BDNF is one of the reasons a positive relationship exists between sauna and anxiety. Occurring naturally in the brain, the Brain-Derived Neurotrophic Factor is a protein that helps improve mood and reduce the risk of mental disease. BDNF does this by repairing and protecting the brain cells and encouraging the growth of new cells. Many scientists consider the BDNF a natural antidepressant since it helps with the reduction of anxiety and depression.
Spending time in your well-maintained Sauna is one of the best ways to boost the levels of BDNF. Research shows that heat exposure in the sauna increases the expression of the Brain-Derived Neurotrophic Factor.
5. Saunas Facilitate Deep Sleep
For optimal mental health and brain function, high-quality deep sleep is critical. Ensuring that you get enough sleep can help you combat both anxiety and depression.
Sauna sessions can help with deep sleep. Spending about 15 to 20 minutes in your 1-person infrared sauna can improve your chances of enjoying more restful sleep.
6. Saunas Improve Thyroid Function
When discussing sauna and depression, we cannot ignore the fact that it helps boost thyroid function. The relationship between depression and thyroid function has long been recognized. Patients with thyroid disorders are usually more prone to developing depressive symptoms.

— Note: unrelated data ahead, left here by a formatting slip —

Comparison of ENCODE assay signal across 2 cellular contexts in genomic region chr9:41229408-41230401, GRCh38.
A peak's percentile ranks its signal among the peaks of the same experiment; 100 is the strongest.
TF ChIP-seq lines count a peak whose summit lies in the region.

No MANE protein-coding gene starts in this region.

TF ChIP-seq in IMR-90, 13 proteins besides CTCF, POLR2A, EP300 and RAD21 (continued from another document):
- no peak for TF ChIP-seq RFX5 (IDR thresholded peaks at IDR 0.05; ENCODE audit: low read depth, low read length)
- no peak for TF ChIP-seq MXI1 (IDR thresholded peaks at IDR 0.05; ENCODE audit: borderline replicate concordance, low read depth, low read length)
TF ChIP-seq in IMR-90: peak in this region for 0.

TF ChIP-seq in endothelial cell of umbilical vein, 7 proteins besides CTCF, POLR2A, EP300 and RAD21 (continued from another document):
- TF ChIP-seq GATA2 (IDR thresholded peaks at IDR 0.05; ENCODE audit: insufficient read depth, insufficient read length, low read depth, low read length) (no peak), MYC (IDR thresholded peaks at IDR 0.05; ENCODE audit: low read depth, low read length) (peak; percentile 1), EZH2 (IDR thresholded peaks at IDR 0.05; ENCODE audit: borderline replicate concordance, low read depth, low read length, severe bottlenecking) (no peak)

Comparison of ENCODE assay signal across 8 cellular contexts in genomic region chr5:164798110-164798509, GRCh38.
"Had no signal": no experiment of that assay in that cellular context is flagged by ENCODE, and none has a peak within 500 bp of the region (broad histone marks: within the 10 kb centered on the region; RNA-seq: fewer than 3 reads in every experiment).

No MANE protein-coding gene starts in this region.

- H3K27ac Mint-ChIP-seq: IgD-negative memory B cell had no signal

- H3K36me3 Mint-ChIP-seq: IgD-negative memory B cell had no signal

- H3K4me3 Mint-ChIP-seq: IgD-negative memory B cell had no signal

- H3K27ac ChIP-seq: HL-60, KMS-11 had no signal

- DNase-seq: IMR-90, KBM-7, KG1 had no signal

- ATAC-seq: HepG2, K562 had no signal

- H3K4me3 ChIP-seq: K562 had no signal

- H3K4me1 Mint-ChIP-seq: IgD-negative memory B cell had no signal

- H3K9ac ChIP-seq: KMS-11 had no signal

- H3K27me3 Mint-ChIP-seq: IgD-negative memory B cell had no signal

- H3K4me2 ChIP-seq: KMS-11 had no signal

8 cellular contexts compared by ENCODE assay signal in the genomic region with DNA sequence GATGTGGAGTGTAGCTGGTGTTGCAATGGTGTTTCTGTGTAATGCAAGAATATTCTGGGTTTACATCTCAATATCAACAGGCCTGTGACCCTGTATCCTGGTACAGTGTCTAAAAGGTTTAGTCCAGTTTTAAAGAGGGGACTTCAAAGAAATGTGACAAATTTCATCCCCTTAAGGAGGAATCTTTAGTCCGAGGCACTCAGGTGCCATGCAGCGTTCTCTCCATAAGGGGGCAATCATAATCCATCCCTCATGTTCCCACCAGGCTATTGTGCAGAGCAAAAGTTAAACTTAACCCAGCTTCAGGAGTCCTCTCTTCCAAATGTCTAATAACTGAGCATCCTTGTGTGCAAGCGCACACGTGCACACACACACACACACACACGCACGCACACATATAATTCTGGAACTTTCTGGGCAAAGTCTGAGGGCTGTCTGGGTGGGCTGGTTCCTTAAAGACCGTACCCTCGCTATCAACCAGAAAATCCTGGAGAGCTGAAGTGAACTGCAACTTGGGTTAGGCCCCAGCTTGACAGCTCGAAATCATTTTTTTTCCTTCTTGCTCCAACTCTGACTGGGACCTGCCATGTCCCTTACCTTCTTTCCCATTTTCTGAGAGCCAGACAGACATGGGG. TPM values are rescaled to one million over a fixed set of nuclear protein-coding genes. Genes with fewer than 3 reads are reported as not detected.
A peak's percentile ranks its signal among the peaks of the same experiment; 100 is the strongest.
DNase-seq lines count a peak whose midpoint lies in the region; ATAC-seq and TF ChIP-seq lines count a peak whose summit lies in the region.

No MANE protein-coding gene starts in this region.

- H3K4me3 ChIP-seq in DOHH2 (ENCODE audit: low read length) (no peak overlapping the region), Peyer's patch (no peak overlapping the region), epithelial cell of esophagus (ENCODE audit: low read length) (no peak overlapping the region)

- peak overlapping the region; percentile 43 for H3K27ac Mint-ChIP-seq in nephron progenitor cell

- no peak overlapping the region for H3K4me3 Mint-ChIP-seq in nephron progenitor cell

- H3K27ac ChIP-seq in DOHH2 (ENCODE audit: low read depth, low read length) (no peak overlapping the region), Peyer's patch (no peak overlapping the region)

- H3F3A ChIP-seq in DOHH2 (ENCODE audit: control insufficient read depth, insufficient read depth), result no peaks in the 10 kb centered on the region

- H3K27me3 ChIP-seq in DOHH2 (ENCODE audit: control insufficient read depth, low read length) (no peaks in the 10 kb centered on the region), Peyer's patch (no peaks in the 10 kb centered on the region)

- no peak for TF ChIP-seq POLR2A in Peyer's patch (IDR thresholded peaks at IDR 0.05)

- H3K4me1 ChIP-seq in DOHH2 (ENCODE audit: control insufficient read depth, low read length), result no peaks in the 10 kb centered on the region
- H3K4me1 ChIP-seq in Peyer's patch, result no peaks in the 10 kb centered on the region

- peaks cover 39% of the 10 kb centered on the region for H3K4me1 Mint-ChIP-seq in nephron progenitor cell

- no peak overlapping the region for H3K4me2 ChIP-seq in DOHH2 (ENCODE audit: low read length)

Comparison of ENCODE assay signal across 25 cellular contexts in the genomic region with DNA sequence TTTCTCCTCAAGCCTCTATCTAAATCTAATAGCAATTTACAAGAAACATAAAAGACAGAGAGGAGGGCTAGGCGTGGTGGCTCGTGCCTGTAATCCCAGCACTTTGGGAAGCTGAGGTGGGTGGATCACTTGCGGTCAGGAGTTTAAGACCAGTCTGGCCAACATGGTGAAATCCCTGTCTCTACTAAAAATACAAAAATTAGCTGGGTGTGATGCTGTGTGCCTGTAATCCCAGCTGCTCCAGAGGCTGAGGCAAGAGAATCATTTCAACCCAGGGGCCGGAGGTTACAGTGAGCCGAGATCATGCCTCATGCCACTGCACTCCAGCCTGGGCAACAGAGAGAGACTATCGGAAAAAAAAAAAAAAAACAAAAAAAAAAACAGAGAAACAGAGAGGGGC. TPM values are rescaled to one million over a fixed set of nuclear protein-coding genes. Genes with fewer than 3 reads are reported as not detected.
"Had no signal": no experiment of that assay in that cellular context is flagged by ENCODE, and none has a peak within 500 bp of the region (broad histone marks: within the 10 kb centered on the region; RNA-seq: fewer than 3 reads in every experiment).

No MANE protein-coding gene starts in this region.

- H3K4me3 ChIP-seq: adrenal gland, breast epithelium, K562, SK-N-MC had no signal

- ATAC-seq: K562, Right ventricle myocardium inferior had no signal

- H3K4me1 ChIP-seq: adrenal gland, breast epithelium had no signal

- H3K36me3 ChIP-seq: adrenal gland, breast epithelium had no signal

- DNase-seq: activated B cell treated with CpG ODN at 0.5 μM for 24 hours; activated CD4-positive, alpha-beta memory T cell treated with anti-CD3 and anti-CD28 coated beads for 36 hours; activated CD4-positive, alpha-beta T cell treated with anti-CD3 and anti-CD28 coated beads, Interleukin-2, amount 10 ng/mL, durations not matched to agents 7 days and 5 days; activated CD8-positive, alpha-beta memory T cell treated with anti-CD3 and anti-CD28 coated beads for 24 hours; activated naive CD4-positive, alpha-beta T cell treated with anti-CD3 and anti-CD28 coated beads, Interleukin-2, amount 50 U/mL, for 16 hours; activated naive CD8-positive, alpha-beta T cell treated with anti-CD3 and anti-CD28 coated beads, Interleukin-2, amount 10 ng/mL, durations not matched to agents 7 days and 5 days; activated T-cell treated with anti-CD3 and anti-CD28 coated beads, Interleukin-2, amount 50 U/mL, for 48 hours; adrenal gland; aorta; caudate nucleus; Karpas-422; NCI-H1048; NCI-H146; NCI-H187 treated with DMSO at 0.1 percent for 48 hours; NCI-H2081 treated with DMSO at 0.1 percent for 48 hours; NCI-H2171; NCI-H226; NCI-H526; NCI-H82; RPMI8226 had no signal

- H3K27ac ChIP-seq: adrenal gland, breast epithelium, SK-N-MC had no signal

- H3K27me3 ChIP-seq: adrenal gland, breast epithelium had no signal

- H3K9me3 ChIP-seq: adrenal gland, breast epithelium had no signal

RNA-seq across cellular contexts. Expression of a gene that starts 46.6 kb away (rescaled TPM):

Non-biological halogens are the main threats to thyroid health. The main non-biological halogens include perchlorate, chlorine, fluorine, and bromine. Some of these compounds are usually found in tap water.
Steam and infrared saunas are an ideal way of getting rid of the halogens. Regular sauna sessions will boost the rate at which your body secretes the halogens. This allows your thyroid to operate normally and hence helping you get rid of the depressive symptoms.
7. Saunas Reduce Chronic Fatigue Symptoms
Fatigue is a common symptom of depression and in most cases, it is the most debilitating symptom. Several studies demonstrate that reduced chronic fatigue is one of the many advantages of sauna sessions.
One particular study looked at the effects of prednisolone (a chronic fatigue medication) versus sauna therapy. Surprisingly, participants utilizing sauna sessions reported much more improvement in their chronic fatigue symptoms compared to those who used prednisolone.